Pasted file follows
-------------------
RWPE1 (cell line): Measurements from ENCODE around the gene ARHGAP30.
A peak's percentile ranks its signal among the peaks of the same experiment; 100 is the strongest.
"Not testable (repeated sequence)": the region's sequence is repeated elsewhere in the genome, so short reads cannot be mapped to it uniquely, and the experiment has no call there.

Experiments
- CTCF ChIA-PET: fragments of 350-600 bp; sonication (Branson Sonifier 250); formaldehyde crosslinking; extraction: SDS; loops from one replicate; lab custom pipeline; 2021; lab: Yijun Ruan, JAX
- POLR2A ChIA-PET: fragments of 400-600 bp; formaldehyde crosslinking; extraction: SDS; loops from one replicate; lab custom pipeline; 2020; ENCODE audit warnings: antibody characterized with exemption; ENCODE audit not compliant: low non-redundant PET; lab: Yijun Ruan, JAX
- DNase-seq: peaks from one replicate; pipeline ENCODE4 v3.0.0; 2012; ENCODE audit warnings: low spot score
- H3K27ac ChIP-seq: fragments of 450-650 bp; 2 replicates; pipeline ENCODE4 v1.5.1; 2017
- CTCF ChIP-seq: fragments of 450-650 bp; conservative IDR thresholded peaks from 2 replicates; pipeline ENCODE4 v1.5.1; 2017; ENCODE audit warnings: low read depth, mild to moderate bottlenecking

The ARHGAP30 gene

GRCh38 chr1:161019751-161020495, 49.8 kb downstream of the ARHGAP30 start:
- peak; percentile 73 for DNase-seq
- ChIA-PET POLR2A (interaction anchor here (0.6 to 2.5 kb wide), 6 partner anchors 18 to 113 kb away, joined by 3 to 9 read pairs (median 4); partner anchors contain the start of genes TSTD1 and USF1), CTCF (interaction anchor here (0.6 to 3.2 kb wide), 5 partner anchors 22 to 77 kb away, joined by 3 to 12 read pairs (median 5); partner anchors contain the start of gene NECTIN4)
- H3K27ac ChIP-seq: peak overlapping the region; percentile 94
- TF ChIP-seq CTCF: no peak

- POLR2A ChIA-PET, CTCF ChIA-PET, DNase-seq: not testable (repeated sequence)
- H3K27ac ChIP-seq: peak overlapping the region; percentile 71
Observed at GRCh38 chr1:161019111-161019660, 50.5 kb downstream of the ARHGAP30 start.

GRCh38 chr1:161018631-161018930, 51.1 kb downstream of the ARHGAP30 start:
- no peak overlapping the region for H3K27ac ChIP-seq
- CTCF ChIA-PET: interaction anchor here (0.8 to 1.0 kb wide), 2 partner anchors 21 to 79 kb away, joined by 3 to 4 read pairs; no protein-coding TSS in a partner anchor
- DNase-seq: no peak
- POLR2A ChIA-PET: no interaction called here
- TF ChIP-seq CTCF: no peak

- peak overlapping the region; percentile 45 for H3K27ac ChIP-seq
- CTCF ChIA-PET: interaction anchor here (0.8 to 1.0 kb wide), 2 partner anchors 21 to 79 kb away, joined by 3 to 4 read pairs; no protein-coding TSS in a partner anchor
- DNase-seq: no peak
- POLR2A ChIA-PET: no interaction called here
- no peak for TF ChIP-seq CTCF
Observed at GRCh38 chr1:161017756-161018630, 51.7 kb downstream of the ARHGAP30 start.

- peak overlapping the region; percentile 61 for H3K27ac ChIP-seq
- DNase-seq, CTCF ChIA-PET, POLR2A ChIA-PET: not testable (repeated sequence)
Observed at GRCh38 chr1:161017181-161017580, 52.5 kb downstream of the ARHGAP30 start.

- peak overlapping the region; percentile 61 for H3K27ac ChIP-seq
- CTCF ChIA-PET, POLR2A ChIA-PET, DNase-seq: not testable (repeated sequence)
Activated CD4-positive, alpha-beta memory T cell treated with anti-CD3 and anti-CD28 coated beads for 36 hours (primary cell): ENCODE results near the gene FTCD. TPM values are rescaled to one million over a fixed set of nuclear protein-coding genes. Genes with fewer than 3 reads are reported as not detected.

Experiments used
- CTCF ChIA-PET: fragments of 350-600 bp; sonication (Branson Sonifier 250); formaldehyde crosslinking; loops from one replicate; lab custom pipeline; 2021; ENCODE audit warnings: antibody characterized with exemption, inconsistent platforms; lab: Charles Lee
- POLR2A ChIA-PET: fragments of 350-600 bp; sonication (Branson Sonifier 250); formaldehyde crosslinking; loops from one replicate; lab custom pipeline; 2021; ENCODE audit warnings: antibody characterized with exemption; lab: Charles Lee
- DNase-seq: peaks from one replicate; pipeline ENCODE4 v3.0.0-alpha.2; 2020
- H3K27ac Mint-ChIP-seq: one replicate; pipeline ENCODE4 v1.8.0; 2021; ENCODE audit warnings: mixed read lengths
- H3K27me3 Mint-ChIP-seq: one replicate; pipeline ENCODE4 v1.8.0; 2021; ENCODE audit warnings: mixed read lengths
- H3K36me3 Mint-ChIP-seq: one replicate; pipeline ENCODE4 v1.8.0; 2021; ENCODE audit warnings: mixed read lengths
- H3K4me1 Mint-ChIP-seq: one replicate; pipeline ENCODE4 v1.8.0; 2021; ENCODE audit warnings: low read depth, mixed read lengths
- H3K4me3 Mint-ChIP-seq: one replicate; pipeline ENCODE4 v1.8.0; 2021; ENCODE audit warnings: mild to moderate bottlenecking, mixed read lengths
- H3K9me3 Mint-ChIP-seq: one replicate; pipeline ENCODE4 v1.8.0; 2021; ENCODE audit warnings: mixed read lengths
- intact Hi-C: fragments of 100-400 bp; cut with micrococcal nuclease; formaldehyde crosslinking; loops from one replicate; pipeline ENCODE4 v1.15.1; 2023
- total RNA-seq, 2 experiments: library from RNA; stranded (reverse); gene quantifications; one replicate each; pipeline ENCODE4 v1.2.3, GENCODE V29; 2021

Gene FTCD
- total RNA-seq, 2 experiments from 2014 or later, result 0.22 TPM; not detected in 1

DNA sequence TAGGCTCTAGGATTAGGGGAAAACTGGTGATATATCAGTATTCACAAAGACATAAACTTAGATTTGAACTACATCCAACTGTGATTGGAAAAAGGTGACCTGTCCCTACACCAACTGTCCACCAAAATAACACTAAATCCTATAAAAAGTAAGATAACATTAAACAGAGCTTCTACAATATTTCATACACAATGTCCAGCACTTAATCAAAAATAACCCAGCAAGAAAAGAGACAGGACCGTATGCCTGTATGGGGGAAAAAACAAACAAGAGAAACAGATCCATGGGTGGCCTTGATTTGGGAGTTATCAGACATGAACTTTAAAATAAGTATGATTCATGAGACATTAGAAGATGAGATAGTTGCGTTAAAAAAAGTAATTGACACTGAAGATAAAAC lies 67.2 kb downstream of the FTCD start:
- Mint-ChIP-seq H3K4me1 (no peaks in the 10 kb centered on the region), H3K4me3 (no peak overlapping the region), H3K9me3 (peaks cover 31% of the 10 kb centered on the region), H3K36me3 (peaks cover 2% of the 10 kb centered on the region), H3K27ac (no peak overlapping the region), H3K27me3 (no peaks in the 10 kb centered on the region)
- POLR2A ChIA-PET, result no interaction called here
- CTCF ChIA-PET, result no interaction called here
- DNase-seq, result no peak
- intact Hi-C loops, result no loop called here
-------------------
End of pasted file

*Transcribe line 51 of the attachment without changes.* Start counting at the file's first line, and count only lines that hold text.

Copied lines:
DNA sequence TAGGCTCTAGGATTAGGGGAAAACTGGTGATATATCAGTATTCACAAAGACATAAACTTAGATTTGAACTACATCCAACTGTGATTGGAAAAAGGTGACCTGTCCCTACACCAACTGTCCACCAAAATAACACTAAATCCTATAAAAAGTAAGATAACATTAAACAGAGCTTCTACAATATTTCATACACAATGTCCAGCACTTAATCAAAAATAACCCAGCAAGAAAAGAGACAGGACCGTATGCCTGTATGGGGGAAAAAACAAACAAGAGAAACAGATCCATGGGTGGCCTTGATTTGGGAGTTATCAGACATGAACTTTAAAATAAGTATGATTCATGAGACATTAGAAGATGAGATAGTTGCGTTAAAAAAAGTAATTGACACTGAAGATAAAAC lies 67.2 kb downstream of the FTCD start: